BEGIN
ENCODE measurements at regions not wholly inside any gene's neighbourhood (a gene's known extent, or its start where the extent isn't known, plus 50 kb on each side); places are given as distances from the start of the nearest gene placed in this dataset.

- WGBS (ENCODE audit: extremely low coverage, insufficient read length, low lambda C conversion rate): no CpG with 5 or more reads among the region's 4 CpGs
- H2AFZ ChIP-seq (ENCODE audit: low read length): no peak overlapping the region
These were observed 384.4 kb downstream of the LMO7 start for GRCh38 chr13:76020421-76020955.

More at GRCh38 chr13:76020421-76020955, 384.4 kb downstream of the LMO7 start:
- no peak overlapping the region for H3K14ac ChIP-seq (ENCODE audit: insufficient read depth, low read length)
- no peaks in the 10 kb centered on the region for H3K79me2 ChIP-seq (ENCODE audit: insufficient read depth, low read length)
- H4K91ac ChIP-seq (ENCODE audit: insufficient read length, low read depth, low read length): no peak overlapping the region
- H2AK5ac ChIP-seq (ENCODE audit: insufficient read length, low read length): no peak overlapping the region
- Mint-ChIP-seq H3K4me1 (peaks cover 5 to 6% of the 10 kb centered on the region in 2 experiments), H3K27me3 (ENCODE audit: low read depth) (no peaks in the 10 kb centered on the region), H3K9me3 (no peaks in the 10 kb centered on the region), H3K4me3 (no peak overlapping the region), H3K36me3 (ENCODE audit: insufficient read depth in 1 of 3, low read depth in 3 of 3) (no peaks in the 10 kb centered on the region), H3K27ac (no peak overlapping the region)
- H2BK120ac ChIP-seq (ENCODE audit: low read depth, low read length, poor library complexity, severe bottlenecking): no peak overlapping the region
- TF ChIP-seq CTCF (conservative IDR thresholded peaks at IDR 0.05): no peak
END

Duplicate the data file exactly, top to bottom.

ENCODE measurements at regions not wholly inside any gene's neighbourhood (a gene's known extent, or its start where the extent isn't known, plus 50 kb on each side); places are given as distances from the start of the nearest gene placed in this dataset.

- WGBS (ENCODE audit: extremely low coverage, insufficient read length, low lambda C conversion rate): no CpG with 5 or more reads among the region's 4 CpGs
- H2AFZ ChIP-seq (ENCODE audit: low read length): no peak overlapping the region
These were observed 384.4 kb downstream of the LMO7 start for GRCh38 chr13:76020421-76020955.

More at GRCh38 chr13:76020421-76020955, 384.4 kb downstream of the LMO7 start:
- no peak overlapping the region for H3K14ac ChIP-seq (ENCODE audit: insufficient read depth, low read length)
- no peaks in the 10 kb centered on the region for H3K79me2 ChIP-seq (ENCODE audit: insufficient read depth, low read length)
- H4K91ac ChIP-seq (ENCODE audit: insufficient read length, low read depth, low read length): no peak overlapping the region
- H2AK5ac ChIP-seq (ENCODE audit: insufficient read length, low read length): no peak overlapping the region
- Mint-ChIP-seq H3K4me1 (peaks cover 5 to 6% of the 10 kb centered on the region in 2 experiments), H3K27me3 (ENCODE audit: low read depth) (no peaks in the 10 kb centered on the region), H3K9me3 (no peaks in the 10 kb centered on the region), H3K4me3 (no peak overlapping the region), H3K36me3 (ENCODE audit: insufficient read depth in 1 of 3, low read depth in 3 of 3) (no peaks in the 10 kb centered on the region), H3K27ac (no peak overlapping the region)
- H2BK120ac ChIP-seq (ENCODE audit: low read depth, low read length, poor library complexity, severe bottlenecking): no peak overlapping the region
- TF ChIP-seq CTCF (conservative IDR thresholded peaks at IDR 0.05): no peak